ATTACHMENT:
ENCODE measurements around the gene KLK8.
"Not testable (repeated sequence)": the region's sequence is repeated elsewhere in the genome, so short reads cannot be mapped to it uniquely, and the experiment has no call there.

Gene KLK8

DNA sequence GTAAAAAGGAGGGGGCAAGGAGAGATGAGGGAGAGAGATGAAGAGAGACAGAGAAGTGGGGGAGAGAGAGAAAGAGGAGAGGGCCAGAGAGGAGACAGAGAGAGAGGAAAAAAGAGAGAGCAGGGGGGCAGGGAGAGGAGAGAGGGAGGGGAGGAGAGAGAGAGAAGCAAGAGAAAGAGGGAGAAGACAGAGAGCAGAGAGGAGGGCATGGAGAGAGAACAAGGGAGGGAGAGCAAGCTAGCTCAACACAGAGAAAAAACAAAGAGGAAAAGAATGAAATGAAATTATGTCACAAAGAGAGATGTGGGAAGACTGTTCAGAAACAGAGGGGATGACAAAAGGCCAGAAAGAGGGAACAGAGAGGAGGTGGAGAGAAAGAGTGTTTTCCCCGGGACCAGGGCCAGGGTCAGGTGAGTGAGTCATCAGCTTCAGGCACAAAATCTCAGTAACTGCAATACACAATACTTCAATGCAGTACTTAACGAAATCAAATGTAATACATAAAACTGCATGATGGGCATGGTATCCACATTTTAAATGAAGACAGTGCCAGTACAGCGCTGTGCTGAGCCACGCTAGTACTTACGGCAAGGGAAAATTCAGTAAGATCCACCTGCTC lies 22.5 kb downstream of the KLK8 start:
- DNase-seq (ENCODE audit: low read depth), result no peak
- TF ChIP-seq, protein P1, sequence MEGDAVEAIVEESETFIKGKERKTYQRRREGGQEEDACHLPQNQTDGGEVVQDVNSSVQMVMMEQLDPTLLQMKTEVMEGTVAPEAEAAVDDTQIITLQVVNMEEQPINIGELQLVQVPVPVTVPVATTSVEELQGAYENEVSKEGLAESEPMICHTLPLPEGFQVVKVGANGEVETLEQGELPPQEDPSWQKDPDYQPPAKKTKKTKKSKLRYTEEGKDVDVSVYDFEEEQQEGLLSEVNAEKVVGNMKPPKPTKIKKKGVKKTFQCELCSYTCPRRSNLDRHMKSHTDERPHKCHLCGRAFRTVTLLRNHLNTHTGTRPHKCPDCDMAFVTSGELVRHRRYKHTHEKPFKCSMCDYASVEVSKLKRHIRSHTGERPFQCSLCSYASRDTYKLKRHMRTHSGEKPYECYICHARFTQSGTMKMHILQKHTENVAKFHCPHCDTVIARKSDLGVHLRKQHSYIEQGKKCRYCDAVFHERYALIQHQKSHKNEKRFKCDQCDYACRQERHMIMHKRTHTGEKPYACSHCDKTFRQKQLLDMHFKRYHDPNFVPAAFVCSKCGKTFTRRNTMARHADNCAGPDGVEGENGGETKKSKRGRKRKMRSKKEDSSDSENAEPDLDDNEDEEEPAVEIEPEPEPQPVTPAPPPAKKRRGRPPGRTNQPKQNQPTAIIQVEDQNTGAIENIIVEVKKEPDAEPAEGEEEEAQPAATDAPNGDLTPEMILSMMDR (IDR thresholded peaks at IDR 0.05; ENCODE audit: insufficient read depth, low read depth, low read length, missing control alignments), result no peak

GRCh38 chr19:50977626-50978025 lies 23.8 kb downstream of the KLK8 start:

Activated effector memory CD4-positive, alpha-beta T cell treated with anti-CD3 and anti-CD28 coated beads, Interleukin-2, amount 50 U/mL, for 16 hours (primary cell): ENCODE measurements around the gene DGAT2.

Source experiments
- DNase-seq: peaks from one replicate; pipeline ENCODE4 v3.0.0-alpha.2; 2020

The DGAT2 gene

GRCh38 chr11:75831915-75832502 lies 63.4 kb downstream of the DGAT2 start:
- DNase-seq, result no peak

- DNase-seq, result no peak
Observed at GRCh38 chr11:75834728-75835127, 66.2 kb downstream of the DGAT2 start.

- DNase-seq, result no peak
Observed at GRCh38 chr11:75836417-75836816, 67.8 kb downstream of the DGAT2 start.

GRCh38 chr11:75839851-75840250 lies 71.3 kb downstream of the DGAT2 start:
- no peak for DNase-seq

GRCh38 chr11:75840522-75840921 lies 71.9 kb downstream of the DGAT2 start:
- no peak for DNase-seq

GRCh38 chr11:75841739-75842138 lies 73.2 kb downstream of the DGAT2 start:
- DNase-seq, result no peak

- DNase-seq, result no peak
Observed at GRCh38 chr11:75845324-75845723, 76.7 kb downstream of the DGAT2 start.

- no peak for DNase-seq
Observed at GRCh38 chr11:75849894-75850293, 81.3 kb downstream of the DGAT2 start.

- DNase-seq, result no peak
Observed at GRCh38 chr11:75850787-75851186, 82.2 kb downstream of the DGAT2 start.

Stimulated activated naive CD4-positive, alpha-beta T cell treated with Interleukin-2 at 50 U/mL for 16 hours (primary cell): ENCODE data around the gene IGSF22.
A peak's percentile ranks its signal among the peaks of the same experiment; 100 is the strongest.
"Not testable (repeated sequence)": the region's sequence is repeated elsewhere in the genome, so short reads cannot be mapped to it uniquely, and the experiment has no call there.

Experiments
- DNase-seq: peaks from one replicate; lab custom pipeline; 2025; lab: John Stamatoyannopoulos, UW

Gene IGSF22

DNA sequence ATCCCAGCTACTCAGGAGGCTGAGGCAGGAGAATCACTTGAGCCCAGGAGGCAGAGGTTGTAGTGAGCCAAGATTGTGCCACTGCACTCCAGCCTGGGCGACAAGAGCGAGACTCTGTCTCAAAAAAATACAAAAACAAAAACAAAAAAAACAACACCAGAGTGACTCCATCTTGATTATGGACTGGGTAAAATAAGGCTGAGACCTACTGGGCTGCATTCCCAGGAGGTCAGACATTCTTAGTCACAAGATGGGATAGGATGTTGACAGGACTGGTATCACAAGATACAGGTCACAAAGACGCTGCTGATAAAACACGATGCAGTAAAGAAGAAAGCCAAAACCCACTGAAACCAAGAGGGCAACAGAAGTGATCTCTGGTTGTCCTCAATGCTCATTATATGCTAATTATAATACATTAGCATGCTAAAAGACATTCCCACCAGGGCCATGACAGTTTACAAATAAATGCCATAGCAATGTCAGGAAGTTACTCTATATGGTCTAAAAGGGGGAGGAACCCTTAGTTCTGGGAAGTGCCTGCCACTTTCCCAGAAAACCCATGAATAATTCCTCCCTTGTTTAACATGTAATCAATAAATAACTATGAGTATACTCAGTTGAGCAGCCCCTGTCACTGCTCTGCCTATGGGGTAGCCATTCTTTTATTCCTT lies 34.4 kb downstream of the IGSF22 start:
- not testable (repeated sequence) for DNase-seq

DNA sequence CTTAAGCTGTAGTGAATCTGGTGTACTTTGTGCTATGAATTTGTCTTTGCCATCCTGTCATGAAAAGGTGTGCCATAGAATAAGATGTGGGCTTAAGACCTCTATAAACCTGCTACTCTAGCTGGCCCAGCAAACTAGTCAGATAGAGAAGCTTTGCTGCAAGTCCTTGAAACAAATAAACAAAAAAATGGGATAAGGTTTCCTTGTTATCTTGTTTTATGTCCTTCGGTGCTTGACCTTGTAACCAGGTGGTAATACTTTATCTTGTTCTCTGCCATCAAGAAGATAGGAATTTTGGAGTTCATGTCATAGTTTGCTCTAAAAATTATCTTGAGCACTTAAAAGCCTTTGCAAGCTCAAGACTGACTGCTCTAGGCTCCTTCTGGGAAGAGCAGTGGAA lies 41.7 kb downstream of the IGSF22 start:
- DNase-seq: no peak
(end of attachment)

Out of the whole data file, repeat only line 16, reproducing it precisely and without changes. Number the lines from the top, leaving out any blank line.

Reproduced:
- DNase-seq, result no peak